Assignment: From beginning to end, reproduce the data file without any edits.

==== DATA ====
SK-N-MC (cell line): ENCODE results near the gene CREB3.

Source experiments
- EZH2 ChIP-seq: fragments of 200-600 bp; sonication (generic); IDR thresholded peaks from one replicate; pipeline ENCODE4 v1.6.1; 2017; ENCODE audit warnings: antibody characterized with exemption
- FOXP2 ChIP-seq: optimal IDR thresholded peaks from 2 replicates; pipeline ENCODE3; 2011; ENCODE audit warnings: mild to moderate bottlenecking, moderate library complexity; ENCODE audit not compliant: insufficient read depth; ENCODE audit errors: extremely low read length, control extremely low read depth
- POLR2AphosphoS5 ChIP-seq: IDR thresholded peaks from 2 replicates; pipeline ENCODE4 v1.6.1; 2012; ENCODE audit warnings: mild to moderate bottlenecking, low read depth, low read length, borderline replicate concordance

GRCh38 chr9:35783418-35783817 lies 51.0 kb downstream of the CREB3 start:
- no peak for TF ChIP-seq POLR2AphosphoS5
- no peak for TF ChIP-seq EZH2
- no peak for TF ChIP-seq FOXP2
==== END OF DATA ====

SK-N-MC (cell line): ENCODE results near the gene CREB3.

Source experiments
- EZH2 ChIP-seq: fragments of 200-600 bp; sonication (generic); IDR thresholded peaks from one replicate; pipeline ENCODE4 v1.6.1; 2017; ENCODE audit warnings: antibody characterized with exemption
- FOXP2 ChIP-seq: optimal IDR thresholded peaks from 2 replicates; pipeline ENCODE3; 2011; ENCODE audit warnings: mild to moderate bottlenecking, moderate library complexity; ENCODE audit not compliant: insufficient read depth; ENCODE audit errors: extremely low read length, control extremely low read depth
- POLR2AphosphoS5 ChIP-seq: IDR thresholded peaks from 2 replicates; pipeline ENCODE4 v1.6.1; 2012; ENCODE audit warnings: mild to moderate bottlenecking, low read depth, low read length, borderline replicate concordance

GRCh38 chr9:35783418-35783817 lies 51.0 kb downstream of the CREB3 start:
- no peak for TF ChIP-seq POLR2AphosphoS5
- no peak for TF ChIP-seq EZH2
- no peak for TF ChIP-seq FOXP2